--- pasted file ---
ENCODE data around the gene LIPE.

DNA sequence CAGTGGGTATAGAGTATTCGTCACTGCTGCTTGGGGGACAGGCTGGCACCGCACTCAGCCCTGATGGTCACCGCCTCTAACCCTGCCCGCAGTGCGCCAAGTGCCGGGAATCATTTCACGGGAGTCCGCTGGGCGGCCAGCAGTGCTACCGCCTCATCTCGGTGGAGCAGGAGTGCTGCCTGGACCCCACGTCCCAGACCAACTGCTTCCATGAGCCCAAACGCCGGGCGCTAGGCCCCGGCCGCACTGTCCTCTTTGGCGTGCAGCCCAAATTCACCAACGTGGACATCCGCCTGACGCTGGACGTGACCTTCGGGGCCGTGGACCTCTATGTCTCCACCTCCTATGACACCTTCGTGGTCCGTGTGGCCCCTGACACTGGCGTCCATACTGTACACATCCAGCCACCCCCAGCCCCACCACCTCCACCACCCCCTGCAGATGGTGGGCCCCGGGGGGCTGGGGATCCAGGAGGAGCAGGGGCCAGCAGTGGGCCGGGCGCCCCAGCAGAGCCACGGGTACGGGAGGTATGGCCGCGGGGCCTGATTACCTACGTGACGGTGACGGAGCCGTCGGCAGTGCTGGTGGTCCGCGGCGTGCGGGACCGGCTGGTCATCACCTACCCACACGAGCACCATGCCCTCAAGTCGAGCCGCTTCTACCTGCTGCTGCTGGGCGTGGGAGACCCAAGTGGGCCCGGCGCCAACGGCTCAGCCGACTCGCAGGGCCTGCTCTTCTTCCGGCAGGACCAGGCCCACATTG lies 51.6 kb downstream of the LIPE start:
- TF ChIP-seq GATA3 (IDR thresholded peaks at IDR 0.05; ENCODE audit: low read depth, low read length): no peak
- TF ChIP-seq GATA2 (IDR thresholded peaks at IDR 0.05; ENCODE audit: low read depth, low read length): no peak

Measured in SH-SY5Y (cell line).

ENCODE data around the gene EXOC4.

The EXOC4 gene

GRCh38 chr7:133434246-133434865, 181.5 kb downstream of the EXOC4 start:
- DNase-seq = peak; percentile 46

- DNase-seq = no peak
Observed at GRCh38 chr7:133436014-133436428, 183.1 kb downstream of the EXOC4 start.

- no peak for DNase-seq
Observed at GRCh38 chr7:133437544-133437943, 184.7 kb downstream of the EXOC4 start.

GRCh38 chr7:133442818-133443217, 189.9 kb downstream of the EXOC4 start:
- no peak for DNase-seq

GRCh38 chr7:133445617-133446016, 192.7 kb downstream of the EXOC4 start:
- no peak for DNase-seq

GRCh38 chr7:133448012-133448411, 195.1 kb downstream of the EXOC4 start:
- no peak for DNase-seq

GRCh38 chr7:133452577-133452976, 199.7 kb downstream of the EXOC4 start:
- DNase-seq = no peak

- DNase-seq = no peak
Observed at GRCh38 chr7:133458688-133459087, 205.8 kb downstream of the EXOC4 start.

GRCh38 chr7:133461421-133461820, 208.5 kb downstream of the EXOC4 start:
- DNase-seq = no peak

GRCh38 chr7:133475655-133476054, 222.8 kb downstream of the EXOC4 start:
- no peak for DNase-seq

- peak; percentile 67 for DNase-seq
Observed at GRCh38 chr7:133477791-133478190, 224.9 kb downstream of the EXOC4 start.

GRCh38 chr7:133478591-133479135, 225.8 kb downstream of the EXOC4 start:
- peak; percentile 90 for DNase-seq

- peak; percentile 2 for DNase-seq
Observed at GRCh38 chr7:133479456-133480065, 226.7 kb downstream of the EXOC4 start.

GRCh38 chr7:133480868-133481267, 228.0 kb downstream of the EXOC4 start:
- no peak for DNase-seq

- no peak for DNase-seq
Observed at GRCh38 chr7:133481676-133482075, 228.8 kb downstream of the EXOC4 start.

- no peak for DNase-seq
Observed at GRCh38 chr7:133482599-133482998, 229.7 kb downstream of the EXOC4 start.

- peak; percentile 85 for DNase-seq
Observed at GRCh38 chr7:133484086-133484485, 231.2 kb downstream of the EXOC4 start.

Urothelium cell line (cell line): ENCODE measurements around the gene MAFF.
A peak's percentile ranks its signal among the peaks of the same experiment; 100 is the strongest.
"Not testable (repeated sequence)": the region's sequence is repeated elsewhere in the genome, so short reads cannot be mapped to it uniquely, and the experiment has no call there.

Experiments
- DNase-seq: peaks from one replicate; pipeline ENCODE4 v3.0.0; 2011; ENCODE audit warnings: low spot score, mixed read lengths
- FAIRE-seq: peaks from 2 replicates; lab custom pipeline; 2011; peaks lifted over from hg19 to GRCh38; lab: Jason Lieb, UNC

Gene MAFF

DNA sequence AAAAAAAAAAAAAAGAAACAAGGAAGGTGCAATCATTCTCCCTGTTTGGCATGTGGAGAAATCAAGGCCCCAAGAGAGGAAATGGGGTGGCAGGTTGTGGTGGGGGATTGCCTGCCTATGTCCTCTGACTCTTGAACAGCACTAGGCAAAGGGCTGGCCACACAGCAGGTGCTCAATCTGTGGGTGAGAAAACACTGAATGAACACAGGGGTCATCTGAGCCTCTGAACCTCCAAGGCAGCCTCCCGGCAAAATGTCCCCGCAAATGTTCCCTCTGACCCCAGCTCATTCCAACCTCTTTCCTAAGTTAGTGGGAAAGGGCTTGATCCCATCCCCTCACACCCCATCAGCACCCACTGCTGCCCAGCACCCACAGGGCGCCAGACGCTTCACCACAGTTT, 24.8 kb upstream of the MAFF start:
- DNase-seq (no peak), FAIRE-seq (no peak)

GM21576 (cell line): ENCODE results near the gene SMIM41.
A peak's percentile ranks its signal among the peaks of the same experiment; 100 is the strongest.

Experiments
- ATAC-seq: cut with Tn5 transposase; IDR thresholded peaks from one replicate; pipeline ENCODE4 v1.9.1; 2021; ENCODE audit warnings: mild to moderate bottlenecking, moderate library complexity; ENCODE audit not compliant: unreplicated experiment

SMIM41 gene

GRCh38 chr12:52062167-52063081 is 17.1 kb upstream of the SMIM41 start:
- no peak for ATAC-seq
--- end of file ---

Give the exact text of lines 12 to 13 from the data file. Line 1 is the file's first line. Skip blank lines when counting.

- no peak for DNase-seq
Observed at GRCh38 chr7:133437544-133437943, 184.7 kb downstream of the EXOC4 start.